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White Earth college leader embraces challenges

New leader Terry Janis is enthusiastic about the potential of White Earth Tribal and Community College. Paula Quam / Forum News Service

MAHNOMEN, Minn. – White Earth Tribal and Community College’s new leader is embracing his role with enthusiasm amid challenging times.

Terry Janis has taken over as president of the college and is breathing new hope into an institution that has seen its share of hardships over the past couple of years.

“Last year we were at an all-time low for students enrolled,” said Janis, noting that the student population went from a high of 150 students down to 58 last year.

It’s not a number an incoming president is excited to talk about, but it’s not one Janis is backing down from either.

“The anomaly of that low number goes to the trauma of having a president that just wasn’t working out and was eventually forced out last October or November,” Janis said of former President Vincent Pellegrino.

Janis said turmoil at the leadership level led to many students dropping out and staff either being fired or leaving.

On top of that, a year and a half ago the school went through its reaccreditation process, and after review, the Higher Learning Commission placed the college on two years of probation.

“And rightfully so,” Janis said. “It was perfectly appropriate. The college was not doing the things it was supposed to do.”

Although Janis said the school’s interim president, Steve Dahlberg, did a great job in pulling the remaining staff together and trudging ahead with goals, time was of the essence to form a plan that would pull the school back up to accreditation standards.

The college must submit a comprehensive self-study report by December outlining improvements in terms of assessments, integrity, good governance and participation from faculty and staff.

In February, commissioners will visit the school to determine whether it can keep its accreditation.

“It’s huge,” Janis said. “You work like a maniac to get it (accreditation), and if you don’t work to keep it, you lose so much potential. So that’s our No. 1 priority right now.”

Janis also faces a $200,000 budget deficit because, while enrollment may be up to 86 this year, funding the college receives is based on last year’s enrollment.

That has school leaders putting together a capital campaign to try to fill the budget gap.

And yet, Janis shines with optimism.

“It’s all about rebuilding right now, but we’re rebuilding from a place of strength,” he said. “We’re rebuilding from a core staff that is committed … who got through the hard times, came together and have accepted me as the school’s president. And we are all working together well to accomplish everything we need to accomplish.”

Amid the challenges, Janis has expansion on his mind.

While the school is set to physically expand next spring with an addition that will house student services, that project has funds already committed and is not his focus.

His growth has more to do with academics and the creation of new programs.

In the ‘distance’ Online programs aren’t offered yet at White Earth Tribal and Community College, but there’s a reason for that.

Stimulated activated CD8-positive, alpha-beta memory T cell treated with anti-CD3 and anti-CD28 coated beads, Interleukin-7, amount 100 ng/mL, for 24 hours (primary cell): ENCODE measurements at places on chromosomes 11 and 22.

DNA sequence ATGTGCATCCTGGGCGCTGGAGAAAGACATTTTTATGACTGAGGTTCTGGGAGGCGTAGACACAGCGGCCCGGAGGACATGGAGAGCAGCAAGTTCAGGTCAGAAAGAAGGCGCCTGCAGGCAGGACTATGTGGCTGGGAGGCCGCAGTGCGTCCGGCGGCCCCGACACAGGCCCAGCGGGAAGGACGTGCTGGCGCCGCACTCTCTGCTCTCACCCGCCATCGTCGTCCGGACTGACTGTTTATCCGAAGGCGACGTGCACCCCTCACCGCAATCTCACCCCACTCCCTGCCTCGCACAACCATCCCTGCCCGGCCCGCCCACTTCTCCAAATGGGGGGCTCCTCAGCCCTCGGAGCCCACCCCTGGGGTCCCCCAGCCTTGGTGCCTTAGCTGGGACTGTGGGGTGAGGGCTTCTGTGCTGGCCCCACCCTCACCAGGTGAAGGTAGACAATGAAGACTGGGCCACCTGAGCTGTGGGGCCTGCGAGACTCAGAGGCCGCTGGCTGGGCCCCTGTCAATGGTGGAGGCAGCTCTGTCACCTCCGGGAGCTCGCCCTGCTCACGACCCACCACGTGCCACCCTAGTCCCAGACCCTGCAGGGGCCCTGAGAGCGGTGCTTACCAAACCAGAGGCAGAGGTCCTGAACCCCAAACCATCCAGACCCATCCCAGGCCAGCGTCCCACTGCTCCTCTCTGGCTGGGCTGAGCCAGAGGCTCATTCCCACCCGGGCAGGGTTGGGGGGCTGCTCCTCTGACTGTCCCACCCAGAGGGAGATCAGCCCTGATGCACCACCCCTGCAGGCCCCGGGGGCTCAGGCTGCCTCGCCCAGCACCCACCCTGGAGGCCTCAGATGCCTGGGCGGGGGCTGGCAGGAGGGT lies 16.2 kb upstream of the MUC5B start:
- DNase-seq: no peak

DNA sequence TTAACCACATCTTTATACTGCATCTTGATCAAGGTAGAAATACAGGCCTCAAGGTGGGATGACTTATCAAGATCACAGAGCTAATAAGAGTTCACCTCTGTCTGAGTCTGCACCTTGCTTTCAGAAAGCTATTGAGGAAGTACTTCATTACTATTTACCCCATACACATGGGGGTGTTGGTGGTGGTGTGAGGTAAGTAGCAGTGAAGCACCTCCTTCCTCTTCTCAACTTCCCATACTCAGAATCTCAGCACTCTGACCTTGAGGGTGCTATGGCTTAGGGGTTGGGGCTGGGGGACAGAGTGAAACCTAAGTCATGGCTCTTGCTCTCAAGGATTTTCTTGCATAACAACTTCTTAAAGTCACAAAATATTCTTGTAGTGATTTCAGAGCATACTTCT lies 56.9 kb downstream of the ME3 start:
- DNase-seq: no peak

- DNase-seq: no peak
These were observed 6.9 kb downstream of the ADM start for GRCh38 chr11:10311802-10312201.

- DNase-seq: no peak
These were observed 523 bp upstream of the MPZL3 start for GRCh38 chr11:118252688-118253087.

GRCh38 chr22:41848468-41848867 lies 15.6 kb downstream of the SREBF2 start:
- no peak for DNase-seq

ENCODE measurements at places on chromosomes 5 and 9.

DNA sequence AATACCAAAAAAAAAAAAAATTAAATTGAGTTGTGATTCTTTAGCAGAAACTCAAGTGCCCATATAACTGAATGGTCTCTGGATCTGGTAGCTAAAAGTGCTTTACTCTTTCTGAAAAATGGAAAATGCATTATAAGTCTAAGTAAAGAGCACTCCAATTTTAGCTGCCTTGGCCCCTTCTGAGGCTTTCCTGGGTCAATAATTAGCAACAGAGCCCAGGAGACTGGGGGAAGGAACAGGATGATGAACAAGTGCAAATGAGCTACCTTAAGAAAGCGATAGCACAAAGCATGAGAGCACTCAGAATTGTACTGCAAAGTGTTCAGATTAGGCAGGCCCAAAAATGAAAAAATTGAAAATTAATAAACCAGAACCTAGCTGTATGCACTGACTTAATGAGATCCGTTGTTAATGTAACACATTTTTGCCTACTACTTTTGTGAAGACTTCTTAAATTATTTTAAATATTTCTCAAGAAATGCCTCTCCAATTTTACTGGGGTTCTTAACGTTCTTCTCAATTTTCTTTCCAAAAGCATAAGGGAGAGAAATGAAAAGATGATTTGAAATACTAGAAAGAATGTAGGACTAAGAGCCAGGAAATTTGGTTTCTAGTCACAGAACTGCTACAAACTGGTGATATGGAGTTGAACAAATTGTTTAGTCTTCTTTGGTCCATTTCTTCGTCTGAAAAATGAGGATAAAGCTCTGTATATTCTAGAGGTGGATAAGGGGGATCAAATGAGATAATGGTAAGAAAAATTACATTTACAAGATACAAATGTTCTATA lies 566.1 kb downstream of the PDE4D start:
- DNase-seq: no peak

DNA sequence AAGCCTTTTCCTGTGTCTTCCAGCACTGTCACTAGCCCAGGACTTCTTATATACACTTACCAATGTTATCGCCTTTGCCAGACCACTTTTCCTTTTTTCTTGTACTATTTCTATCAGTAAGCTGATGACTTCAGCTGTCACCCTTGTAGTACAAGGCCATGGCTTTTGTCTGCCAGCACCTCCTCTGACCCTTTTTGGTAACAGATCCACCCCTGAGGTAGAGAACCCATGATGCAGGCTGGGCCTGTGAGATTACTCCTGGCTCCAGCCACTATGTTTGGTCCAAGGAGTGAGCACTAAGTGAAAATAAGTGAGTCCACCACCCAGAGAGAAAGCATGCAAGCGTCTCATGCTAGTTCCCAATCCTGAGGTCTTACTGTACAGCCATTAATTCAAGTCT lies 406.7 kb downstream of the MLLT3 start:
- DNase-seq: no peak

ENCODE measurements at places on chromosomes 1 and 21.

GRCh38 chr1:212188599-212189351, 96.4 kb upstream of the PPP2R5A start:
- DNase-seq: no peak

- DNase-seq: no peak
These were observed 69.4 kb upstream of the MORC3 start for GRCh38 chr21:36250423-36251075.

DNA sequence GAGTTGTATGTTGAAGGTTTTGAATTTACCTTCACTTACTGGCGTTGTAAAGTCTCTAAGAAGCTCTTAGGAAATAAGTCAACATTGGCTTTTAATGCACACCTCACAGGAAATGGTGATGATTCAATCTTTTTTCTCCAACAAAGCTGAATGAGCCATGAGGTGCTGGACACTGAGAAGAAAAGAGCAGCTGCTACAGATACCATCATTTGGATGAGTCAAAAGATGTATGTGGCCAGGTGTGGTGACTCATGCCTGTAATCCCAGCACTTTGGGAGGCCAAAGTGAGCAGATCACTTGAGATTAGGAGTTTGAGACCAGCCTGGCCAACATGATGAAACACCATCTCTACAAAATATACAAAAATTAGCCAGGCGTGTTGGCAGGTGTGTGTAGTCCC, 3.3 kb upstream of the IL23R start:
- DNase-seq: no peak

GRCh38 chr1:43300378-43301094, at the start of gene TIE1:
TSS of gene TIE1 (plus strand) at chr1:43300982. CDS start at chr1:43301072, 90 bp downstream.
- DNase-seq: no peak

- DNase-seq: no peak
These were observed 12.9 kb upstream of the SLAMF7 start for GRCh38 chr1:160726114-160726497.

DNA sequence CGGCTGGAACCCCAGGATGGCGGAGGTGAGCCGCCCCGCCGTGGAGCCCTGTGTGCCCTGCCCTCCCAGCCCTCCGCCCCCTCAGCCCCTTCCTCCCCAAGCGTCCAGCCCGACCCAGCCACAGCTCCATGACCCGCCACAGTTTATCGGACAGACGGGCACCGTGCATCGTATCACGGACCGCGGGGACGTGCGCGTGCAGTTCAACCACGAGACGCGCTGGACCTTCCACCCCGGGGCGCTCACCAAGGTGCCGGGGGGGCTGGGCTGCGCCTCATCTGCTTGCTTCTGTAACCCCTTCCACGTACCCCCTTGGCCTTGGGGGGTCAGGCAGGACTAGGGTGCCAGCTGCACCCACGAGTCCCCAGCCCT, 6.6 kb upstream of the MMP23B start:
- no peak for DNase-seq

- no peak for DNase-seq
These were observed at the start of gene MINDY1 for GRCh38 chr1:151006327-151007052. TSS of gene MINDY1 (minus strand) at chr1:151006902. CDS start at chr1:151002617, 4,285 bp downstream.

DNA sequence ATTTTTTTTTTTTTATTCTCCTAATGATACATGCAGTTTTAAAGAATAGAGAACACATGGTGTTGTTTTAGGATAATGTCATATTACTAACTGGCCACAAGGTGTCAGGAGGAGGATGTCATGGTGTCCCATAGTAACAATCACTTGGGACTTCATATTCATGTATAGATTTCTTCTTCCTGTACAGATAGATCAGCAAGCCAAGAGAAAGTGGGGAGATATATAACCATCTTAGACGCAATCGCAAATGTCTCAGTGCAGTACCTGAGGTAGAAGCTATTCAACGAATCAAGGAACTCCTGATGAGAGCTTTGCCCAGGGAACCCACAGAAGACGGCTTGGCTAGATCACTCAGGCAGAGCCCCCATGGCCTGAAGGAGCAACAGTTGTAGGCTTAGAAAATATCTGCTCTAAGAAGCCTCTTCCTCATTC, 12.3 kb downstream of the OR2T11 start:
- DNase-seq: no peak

“We’re very cognizant of the learning style of our students, and online programs are often cumbersome in IT, and that isolative quality doesn’t match well to the majority of our students,” said Janis, who instead is pushing for more distance learning.

“Where the class may be held in White Earth, but students around other areas ... Fond du Lac, Bemidji, Cass Lake … can join log on and join into that class for a real-time experience. It’s an extended classroom,” explained Janis, who said his goal is to strengthen relationships with other tribal colleges in the region to tap into student numbers and educators’ expertise.

Janis also said he wants to build stronger partnerships with area businesses in the health and hospitality sectors to better connect students with employers’ needs.

He said that although White Earth is a two-year college, it is partnering with the University of Minnesota, Crookston this year to provide an avenue for students interested in a four-year program to get one from Crookston while at the tribal college.

“We’re not ready for online yet, but we like the way Crookston does it,” Janis said. “So what we can do is provide support and a space for students … to help them navigate that process.”

New institutes Three new institutes are in the works at White Earth, and Janis’ goal is to see the school develop them within the next year.

The first one is called Nibi and mahnomen (water and wild rice).

“Two things that are critical resources here,” Janis said.

The institute would create a program with a primary goal of researching the quality of water and wild rice on the reservation to ensure any modern-day trends aren’t affecting the precious resources.

“And we want to engage people of all ages on how to use water, wild rice and how to protect it and manage it appropriately,” Janis said.

The second institute would focus on Anishinaabe arts.

“There is amazing wealth of artistic talent on this reservation that is undervalued and not strongly supported,” he said. “We want to create – as part of our academic program – an arts emphasis that will help them develop their skills and capacity.

Janis said he seeks a summer master’s program that would help more established artists “find their voice” and move their artistic presence to the next level.

The third institute would focus on creating young leadership on the reservation.

“We want to grow leadership capacity in the youth by having them actually do it,” said Janis, spouting off ideas and experts he’s been talking with on how to do that.

For an education institution that has been surrounded by troubled waters for a while, Janis is determined to not just float, but sail.

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